- Ricardo Amils
Nació en Barcelona en 1947. Es doctor en Ciencias por la Universidad Autónoma de Barcelona. Ha colaborado con importantes universidades en trabajos de investigación; ha sido Adjunto interino del departamento de Microbiología de la Universidad Autónoma de Madrid (UAM) y colaborador científico del CSIC, en el Centro de Biología Molecular, UAM, donde ha sido profesor titular de Microbiología. En la actualidad es catedrático de Microbiología del departamento de Biología Molecular, UAM y miembro Asociado al Centro de Astrobiología.
Ha publicado más de 130 trabajos en revistas de su especialidad y capítulos de libros. Ha dirigido 18 tesis doctorales. Es miembro de la Sociedad Española de Microbiología, American Society of Microbiology, AAAS, Society for the Study of the Origin of Life, director del departamento de Microbiología de la UAM y decano de la Facultad de Ciencias de esta universidad.
The adaptation of life to extreme conditions
Until rather recently we believed that life was essentially subtle and could only develop in environments similar to the ones that warm-blooded animals require (temperatures around 30ºC, pressure of one atmosphere, neutral pH, an ionic force similar to blood serum). The discovery of extremophiles, thus, organisms capable of developing in very atypical conditions (high temperature: 113ºC; low temperatures: -30ºC; low ionic force: absence of ions; high ionic force: 5M NaCl; low pH: 0; high pH: 12; high dosis of radiation; low pressure: 10-6 mb; elevated pressure: 1000 Mp; etc.,), has had very important implications in different fields of science in general, and of astrobiology in particular.
In this conference we will focus on the different habitats in which our protagonists, the extremophiles, develop with the aim of becoming familiarized with the levels of difficulty that the development of life has in each of them (the integrity of the membrane, the denaturalization of proteins and nucleic acids, osmotic pressure, speed of reaction, etc.), and this way, address the strategies applied by each of these organisms to counter the negative effects that an extreme condition or a sum of extreme conditions can pose.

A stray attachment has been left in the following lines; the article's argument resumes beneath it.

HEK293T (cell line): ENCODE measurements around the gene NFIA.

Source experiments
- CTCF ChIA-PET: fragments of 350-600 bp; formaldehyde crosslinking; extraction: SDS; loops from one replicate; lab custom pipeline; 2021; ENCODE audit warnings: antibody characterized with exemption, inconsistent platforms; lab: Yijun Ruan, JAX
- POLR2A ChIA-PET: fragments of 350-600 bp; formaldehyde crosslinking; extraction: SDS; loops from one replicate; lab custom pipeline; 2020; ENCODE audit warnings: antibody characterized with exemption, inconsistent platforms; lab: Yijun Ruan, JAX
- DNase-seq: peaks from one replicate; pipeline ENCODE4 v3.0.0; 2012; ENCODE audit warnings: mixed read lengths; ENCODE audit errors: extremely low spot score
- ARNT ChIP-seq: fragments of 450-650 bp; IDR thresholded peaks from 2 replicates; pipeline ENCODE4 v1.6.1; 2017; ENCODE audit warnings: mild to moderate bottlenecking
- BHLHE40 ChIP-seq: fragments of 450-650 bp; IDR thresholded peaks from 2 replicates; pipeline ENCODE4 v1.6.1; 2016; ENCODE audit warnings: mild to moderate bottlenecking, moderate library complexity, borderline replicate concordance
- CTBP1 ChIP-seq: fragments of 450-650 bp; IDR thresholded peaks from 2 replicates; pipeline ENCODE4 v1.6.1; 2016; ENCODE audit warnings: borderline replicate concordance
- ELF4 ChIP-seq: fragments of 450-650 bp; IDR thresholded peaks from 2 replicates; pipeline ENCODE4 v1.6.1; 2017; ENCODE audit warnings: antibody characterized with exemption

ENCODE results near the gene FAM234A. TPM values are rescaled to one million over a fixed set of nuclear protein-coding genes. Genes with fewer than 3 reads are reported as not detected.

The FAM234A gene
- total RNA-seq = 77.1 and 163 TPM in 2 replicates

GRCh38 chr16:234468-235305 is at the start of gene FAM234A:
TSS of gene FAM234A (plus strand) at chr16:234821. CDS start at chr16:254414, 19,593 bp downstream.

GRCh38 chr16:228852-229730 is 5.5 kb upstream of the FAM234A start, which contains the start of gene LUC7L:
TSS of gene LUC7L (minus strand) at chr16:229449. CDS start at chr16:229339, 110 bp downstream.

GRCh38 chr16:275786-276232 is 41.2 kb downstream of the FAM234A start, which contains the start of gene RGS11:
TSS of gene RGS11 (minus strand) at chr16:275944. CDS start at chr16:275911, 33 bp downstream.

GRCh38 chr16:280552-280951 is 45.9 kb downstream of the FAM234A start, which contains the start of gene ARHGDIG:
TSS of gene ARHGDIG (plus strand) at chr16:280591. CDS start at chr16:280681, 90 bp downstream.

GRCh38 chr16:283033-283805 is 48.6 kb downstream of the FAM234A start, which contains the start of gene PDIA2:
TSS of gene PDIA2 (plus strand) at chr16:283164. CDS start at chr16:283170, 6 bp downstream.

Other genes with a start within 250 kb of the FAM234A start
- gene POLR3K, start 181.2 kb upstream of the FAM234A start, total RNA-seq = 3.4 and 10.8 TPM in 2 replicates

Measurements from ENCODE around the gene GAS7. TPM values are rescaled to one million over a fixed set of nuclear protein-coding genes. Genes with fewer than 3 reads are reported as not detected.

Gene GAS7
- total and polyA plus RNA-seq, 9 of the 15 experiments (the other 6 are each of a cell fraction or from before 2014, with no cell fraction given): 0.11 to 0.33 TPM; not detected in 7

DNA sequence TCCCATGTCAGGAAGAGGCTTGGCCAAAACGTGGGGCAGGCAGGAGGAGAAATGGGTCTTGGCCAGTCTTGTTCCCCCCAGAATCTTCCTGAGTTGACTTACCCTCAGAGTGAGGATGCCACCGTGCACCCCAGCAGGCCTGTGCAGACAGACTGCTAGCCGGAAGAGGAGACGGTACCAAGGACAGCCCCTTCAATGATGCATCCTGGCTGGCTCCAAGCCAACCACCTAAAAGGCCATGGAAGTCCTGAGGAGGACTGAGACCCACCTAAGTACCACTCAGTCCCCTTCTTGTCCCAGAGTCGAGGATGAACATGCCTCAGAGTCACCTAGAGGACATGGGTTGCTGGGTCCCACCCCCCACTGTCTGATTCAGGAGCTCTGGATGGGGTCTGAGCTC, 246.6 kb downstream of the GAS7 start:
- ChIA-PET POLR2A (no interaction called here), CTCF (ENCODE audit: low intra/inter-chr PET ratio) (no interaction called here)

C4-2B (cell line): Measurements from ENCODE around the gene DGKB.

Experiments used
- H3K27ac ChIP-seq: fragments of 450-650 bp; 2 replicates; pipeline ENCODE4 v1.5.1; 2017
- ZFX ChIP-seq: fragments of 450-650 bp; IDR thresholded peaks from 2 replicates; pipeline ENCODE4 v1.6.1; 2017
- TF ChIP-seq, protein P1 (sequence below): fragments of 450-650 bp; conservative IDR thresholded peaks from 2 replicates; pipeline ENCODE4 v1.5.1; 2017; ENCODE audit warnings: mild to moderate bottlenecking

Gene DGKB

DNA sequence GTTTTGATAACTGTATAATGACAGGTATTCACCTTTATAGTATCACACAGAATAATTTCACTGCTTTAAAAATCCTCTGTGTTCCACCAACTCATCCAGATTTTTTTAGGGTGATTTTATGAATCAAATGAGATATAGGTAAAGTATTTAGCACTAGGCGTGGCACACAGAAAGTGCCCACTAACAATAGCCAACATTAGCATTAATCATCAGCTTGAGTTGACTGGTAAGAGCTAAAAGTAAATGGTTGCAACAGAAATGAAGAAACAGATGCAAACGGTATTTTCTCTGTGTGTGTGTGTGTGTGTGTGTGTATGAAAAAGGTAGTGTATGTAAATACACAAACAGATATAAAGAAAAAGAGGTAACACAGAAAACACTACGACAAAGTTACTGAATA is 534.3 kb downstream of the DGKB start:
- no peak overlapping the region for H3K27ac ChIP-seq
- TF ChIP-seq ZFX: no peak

Finally, we will focus on the study of microbial ecology in the Tinto river with aim of getting familiarized with the type of work that research on the ecology of extreme environments implies. The Tinto is an acid river (average pH 2.3) of more that 100 km of length that is originated by the metabolic activity of microorganisms capable of of growing by using metallic sulfurs as a source of energy, fundamentally pyrite, which exists in elevated concentrations in the Iberian Pyrite Belt. We will become familiarized with the mechanisms involved in the obtention of energy in strict chemolithoautotrophic microorganisms that develop in this environment, review the conventional techniques applied in microbial ecology and molecular ecology that are being used to explore this peculiar environment, analyze the data obtained to create a running model of the system, analyze some of the mineral byproducts produced by the microorganisms (goethite, jarosite , hematine, etc.), and their use for dating the age of the river. We will also see the mineralogical convergence between this environment produced by living beings in the Tinto river and the analogue case of Mars as described by the NASA MERs, and the perforation results in the Pyrite Belt (project MARTE). All of this, from an astrobiological perspective that will allow us to answer the fundamental questions about if life in our blue planet is just a matter of chance, or if it is the product from the evolution of the universe, implying that it may have also taken place in other planetary systems. Finally, the teachings from the acidophile organisms of Tinto river will be compared to other extreme models that have been generated so far.